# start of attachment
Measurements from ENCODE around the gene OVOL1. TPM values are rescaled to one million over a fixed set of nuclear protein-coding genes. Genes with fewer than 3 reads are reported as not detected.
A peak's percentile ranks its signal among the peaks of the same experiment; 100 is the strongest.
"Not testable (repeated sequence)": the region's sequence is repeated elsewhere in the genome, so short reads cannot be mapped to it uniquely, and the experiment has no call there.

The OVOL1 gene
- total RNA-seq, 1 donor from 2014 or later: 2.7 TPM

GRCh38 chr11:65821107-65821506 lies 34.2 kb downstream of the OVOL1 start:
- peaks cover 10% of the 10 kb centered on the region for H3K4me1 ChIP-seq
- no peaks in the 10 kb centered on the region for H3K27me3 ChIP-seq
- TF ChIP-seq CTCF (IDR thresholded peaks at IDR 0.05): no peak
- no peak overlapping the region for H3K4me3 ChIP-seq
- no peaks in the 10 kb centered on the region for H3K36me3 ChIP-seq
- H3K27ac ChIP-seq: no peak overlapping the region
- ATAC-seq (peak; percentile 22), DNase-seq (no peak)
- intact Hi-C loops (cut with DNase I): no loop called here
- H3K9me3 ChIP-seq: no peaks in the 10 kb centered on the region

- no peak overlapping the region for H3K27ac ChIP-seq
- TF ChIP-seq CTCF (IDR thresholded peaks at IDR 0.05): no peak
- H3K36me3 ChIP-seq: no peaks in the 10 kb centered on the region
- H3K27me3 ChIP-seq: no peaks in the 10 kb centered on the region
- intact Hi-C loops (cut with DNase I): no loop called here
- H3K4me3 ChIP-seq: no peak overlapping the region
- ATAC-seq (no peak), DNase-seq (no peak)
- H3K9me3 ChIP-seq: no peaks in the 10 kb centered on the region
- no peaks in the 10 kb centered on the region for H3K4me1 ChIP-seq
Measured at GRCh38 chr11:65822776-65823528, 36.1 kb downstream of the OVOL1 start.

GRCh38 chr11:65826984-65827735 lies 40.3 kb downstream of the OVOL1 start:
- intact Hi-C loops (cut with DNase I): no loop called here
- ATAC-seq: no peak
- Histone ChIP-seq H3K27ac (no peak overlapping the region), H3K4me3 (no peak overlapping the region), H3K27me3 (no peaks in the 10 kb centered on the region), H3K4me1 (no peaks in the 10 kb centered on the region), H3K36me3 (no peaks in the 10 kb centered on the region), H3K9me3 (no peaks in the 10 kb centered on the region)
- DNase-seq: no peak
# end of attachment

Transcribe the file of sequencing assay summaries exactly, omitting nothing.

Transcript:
Measurements from ENCODE around the gene OVOL1. TPM values are rescaled to one million over a fixed set of nuclear protein-coding genes. Genes with fewer than 3 reads are reported as not detected.
A peak's percentile ranks its signal among the peaks of the same experiment; 100 is the strongest.
"Not testable (repeated sequence)": the region's sequence is repeated elsewhere in the genome, so short reads cannot be mapped to it uniquely, and the experiment has no call there.

The OVOL1 gene
- total RNA-seq, 1 donor from 2014 or later: 2.7 TPM

GRCh38 chr11:65821107-65821506 lies 34.2 kb downstream of the OVOL1 start:
- peaks cover 10% of the 10 kb centered on the region for H3K4me1 ChIP-seq
- no peaks in the 10 kb centered on the region for H3K27me3 ChIP-seq
- TF ChIP-seq CTCF (IDR thresholded peaks at IDR 0.05): no peak
- no peak overlapping the region for H3K4me3 ChIP-seq
- no peaks in the 10 kb centered on the region for H3K36me3 ChIP-seq
- H3K27ac ChIP-seq: no peak overlapping the region
- ATAC-seq (peak; percentile 22), DNase-seq (no peak)
- intact Hi-C loops (cut with DNase I): no loop called here
- H3K9me3 ChIP-seq: no peaks in the 10 kb centered on the region

- no peak overlapping the region for H3K27ac ChIP-seq
- TF ChIP-seq CTCF (IDR thresholded peaks at IDR 0.05): no peak
- H3K36me3 ChIP-seq: no peaks in the 10 kb centered on the region
- H3K27me3 ChIP-seq: no peaks in the 10 kb centered on the region
- intact Hi-C loops (cut with DNase I): no loop called here
- H3K4me3 ChIP-seq: no peak overlapping the region
- ATAC-seq (no peak), DNase-seq (no peak)
- H3K9me3 ChIP-seq: no peaks in the 10 kb centered on the region
- no peaks in the 10 kb centered on the region for H3K4me1 ChIP-seq
Measured at GRCh38 chr11:65822776-65823528, 36.1 kb downstream of the OVOL1 start.

GRCh38 chr11:65826984-65827735 lies 40.3 kb downstream of the OVOL1 start:
- intact Hi-C loops (cut with DNase I): no loop called here
- ATAC-seq: no peak
- Histone ChIP-seq H3K27ac (no peak overlapping the region), H3K4me3 (no peak overlapping the region), H3K27me3 (no peaks in the 10 kb centered on the region), H3K4me1 (no peaks in the 10 kb centered on the region), H3K36me3 (no peaks in the 10 kb centered on the region), H3K9me3 (no peaks in the 10 kb centered on the region)
- DNase-seq: no peak